The hypothalamo-neurohypophyseal system (HNS) is the specialised brain neurosecretory apparatus responsible for the production of a peptide hormone, vasopressin, that maintains water balance by promoting water conservation at the level of the kidney. Dehydration evokes a massive increase in the regulated release of hormone from the HNS, and this is accompanied by a plethora of changes in morphology, electrical properties and biosynthetic and secretory activity, all of which are thought to facilitate hormone production and delivery, and hence the survival of the organism. We have adopted a functional genomic strategy to understand the activity dependent plasticity of the HNS in terms of the co-ordinated action of cellular and genetic networks. Firstly, using microarray gene-profiling technologies, we are elucidating which genes are expressed in the HNS, and how the pattern of expression changes following physiological challenge. The next step is to use transgenic rats to probe the functions of these genes in the context of the physiological integrity of the whole organism.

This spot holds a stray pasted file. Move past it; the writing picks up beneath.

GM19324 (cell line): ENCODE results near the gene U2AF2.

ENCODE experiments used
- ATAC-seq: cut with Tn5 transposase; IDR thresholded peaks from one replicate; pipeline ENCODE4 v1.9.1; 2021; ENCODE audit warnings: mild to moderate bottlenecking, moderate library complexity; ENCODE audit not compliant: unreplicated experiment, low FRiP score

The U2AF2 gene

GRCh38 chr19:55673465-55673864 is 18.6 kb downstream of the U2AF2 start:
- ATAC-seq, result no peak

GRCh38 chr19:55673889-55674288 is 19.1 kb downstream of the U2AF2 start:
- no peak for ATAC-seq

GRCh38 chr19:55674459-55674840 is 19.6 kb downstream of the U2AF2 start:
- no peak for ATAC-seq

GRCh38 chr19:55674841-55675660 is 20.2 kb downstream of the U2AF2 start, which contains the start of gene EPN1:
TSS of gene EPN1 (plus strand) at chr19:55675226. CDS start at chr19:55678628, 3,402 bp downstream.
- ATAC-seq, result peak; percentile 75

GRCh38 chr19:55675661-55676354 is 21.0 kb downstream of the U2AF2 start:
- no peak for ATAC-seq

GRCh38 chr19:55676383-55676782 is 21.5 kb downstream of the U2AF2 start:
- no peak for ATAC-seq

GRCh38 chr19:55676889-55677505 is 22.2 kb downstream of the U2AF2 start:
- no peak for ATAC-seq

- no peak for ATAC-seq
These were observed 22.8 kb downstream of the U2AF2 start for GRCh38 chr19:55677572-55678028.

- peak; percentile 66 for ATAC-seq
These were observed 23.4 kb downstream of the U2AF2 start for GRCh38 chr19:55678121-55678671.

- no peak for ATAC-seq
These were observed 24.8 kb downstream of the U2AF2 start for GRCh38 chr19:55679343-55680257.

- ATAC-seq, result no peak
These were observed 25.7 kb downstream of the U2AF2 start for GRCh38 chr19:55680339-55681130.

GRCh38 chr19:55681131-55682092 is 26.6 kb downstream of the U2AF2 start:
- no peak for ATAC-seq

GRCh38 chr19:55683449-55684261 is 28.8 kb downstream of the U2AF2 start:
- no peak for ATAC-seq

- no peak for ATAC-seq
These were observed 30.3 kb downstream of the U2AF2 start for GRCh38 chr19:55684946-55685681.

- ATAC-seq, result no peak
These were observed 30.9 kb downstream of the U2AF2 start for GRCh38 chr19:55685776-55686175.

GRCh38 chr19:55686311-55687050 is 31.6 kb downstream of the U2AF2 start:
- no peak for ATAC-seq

|Translated title of the contribution||Deciphering the mechanisms of homeostatic plasticity in the hypothalamo-neurohypophyseal system--genomic and gene transfer strategies|
|Pages (from-to)||151 - 182|
|Journal||Progress in Biophysics and Molecular Biology|
|Publication status||Published - 2004|
Sharman, GJ., Ghorbel, MBT., Leroux, M., Beaucourt, SM., Wong, LF., & Murphy, D. (2004). Deciphering the mechanisms of homeostatic plasticity in the hypothalamo-neurohypophyseal system--genomic and gene transfer strategies. Progress in Biophysics and Molecular Biology, 84(2-3), 151 - 182.